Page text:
TWO-thirds of Holyrood’s constituencies are set for a shake-up with name changes and redrawn boundary lines.

Boundaries Scotland published provisional proposals for the new boundaries for Scottish Parliament seats, with a public consultation on the changes launched at the same time.

Out of 73 constituency seats, 25 (34%) will be given both new names and boundaries, while 26 (35%) will retain their original names but see “minor changes” to their geographical area. A total of 21 constituencies will remain unchanged.

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One constituency, North East Fife, will keep its boundaries but have its name changed to Fife North East to avoid confusion with the UK constituency of the same name.

Meanwhile, Na h-Eileanan an lar, Orkney Islands, and Shetland Islands, are not under review as they have a protected status in the legislation.

“I believe that our provisional proposals offer a robust set of constituencies within the legislative rules set for us,” Ronnie Hinds, chair of Boundaries Scotland, said.

“They represent a necessary rebalancing to reflect movements of the electorate in Scotland since parliamentary boundaries were last reviewed.”

The National:

The central belt will see a number of changes (in blue) to constituencies

The average electorate in a Holyrood constituency is 59,902. Other factors including local authorities, special geographical circumstances, maintaining local ties and any inconvenience caused by changes made, were also considered, Boundaries Scotland said.

A total of 26 constituencies retained their original names but there has been “relatively little change to the existing boundaries”, includes Aberdeenshire East, Cowdenbeath, Dunfermline, Inverness and Nairn, Kirkcaldy and Rutherglen.

However, over a third will be given new names and new geographical boundary areas. The plans would create the new seats of Airdrie, Newmains and Shotts, Banff and Buchan Coast, Dumbarton and Helensburgh, Livingston, and Motherwell.

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All constituencies in Glasgow and Edinburgh have been changed in one form or another, with seven out of eight constituency seats in Glasgow being renamed.

And while the grouping including East Renfrewshire, Glasgow City, Inverclyde and Renfrewshire council areas are losing one constituency, the grouping with the City of Edinburgh, East Lothian, West Lothian and Midlothian areas will gain one constituency.

A total of 13 of the constituencies will cover two council areas, while one constituency, Midlothian North and Musselburgh, will straddle three council areas – City of Edinburgh, East Lothian and Midlothian.

Overall, the plans have proposed 26 burgh constituencies, covering an area of 68 square kilometers or less, and 44 county constituencies, covering an area of 89 square km or more.

The National:

Two-thirds of Scotland's constituencies will see a change 

“We have reduced the variation in electorate between the largest and smallest constituencies by over a third, and increased the number of constituencies sitting within a council area from 51 to 59,” Hinds said.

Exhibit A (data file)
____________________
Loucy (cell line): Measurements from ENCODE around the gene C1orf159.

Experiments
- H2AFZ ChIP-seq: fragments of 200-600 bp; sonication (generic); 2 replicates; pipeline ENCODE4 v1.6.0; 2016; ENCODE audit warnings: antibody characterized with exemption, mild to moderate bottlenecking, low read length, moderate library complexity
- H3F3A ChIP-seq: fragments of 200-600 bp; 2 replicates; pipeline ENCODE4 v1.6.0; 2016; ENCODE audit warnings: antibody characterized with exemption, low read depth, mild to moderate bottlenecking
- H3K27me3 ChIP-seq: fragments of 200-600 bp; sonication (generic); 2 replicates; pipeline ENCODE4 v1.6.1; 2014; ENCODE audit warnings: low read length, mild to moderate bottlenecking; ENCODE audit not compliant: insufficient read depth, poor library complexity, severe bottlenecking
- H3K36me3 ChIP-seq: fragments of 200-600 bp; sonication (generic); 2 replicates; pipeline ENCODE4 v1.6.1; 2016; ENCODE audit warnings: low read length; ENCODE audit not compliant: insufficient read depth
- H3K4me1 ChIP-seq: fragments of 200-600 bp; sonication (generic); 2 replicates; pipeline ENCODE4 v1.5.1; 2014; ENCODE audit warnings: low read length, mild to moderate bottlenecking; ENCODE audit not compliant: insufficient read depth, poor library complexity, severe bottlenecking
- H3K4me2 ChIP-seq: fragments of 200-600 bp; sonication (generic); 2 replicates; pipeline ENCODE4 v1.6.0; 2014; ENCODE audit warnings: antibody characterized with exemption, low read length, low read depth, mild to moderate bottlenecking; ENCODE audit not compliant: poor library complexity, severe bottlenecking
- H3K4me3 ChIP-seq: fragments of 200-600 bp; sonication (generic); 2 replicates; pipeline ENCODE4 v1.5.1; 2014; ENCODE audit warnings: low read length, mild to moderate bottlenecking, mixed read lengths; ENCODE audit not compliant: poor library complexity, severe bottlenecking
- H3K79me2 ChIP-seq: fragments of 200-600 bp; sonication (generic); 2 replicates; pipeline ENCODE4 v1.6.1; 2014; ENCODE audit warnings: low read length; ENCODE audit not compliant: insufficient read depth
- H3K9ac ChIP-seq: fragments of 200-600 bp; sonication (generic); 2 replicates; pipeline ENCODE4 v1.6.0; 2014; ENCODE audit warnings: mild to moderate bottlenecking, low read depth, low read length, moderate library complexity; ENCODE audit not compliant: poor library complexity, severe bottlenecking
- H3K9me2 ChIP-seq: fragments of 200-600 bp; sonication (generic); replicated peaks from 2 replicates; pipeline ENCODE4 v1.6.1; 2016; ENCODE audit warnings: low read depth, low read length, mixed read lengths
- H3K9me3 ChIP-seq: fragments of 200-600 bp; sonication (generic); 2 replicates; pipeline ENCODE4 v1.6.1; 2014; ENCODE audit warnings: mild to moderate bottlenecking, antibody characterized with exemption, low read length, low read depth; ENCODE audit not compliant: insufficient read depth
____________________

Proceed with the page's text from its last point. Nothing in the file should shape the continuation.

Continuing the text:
“Today is the beginning of a process, however, and we now want to hear the views of the public.

“We will reflect on responses to the consultation and make changes where appropriate and where the legislation allows us to do so.

“We strongly encourage people to make their views heard.

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“We particularly want to hear suggestions for alternative boundaries that comply with the legislative requirements and for constituency names.”

Legislation requires Holyrood has 73 constituencies for Scottish Parliament elections, and determines the rules that the Boundaries Commission have to abide by when creating the proposals.

“Those rules include a requirement to have regard to the boundaries of local authority areas, and to design constituencies where the electorate is as close to the electoral quota as is practical.

“The electoral quota is the average electorate per constituency, excluding the three protected constituencies, at the start of the review.”

The month-long consultation will run until Saturday 17 June, and if any changes are made to the proposals after responses have been analysed, a second month-long consultation will be launched before any final decision is made.

The Boundaries Scotland review will also consult on the boundaries of regions for Scottish Parliament elections in late 2023, heading into 2024.

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We previously told how boundary proposals for Westminster constituencies in Scotland prompted outrage after it emerged that Scotland would be set to lose two MPs.

In November last year, the plans were branded as “outrageous” after it emerged that Scotland would lose two MPs and Wales would see a decrease of eight, while England would pick up 10.

Scotland will then have 57 MPs, rather than 59.